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The full-service shipyard

Are larger service propositions the answer to client retention and satisfaction?

Is the intersection between new-build shipyards and brokers becoming the superyacht industry’s most interesting battleground? With shipyards understandably looking to expand their service models to include ever more brokerage, are owners now able to benefit from the ideal turnkey solution, or is the market losing its objectivity as the shipyards continue to grow in size, power and influence?

While by no means a new concept, the notion of the ownership lifecycle and the management thereof has become an increasingly fashionable subject throughout the market in recent years. The theory is quite simple: in an industry that is primarily reliant on repeat business, one of the more effective ways to guarantee future income is to ensure that there are as many client touchpoints as possible throughout the superyacht lifecycle, thereby ensuring all business runs through a single entity and negating the ability of competitors to enter said lifecycle. It is at least partially for this reason that so many new-build shipyards are increasingly entering the refit and brokerage markets and why so many brokerage houses are looking to expand, both in terms of size and service breadth.

From the shipyard perspective, the first major move was to declare themselves open for refit. How this change in model has been applied has varied from yard to yard. In some instances, the new-build yards have only opened their doors to refitting projects that they themselves built, frequently using the ‘Mercedes Benz garage’ analogy to justify why owners, captains and other stakeholders should opt to return the vessel to its original place of build and delivery. Other shipyards, however, have made it clear that they are willing to conduct competitively priced refits on their competitors builds as a means of trying to turn owners towards conducting their next project at said yard.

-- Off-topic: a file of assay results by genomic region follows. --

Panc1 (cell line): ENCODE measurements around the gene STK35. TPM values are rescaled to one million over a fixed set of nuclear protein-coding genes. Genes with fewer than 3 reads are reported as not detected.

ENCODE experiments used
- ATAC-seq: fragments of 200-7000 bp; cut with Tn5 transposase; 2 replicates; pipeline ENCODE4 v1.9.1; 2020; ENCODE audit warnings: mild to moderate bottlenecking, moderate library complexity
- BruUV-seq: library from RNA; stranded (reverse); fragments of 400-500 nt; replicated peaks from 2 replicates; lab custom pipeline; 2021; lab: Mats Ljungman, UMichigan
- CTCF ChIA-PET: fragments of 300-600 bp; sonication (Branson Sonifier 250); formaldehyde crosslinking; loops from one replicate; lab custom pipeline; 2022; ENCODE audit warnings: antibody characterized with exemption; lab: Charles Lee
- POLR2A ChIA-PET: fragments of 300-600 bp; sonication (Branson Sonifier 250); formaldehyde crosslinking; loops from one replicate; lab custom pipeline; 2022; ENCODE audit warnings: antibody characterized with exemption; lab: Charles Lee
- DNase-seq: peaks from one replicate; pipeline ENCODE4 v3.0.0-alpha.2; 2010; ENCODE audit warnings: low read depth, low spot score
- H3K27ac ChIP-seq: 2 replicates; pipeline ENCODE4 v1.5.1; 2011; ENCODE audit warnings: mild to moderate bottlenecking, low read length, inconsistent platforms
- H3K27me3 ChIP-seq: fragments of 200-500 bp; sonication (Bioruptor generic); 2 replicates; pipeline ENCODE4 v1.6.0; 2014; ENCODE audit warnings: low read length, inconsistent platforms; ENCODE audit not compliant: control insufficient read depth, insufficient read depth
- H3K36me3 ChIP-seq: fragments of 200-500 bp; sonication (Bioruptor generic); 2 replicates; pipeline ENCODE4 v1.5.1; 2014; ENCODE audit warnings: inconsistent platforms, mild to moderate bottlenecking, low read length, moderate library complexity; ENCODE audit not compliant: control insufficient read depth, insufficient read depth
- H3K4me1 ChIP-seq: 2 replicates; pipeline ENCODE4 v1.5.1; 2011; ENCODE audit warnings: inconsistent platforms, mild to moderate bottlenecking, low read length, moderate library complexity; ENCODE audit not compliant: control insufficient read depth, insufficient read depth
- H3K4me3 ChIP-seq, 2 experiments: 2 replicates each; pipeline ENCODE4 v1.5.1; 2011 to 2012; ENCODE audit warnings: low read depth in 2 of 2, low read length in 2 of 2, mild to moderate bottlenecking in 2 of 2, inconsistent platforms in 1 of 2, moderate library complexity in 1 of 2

The decision to conduct refits as a means of ‘balancing the books’ throughout a period that was largely characterised by unflattering and often declining new-build figures may seem like an obvious one, but it wasn’t really until the specialist refit yards started pushing the boundaries of refit that the new-build yards started to pay proper attention, at least publicly. However, such has been the growth of the fleet (as stagnant as the new build numbers may have seemed at times in recent years) that not too many eyebrows have been raised by the refit community because there is plenty of business to go around.

The same laissez-faire attitude, however, has not been applied to the desire on the part of new-build shipyards (or full-service shipyards) to increasingly control their own brokerage. Anecdotal evidence, at least, suggests that where new contracts are concerned the new-build shipyards are increasingly cutting brokers out of the deal and taking greater control of the process. The benefits of this are relatively clear for the shipyards. Firstly, those ‘pesky’ brokers’ commissions are no longer a concern, which may create more flexibility within the pricing model and bolster the opportunity for margin (and, to be fair, the shipyard should know the products better than anyone else). Through this model the shipyard becomes the primary point of contact for owners, very much buying into the idea of ownership lifecycle management. Furthermore, a number of shipyards are also growing their second-hand sales offering.

The success of this model is clear from the number of brokers and brokerage houses that have had their noses put out of joint. The full-service shipyard is a threat to the brokerage community, especially the houses where the majority of their fleet is production vessels. With the amount of information that is now available to buyers, rightly or wrongly, the sale of production vessels is becoming an off-the-shelf process, both in terms of new-build and second-hand sales.

There is, however, potentially a slight problem. The ceding of too much power to the shipyards removes the objectivity of the sales process. Good brokers act in the best interests of their clients and it is unfathomable that a shipyard can apply the same level of balance and objectivity to the sales process simply because they will only be promoting their own product. Perhaps, for experienced owners, the full-service shipyard poses less of a quandary, but for clients that are new to the market, you really can’t beat a good broker.

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Does the full-service shipyard benefit the buyer?

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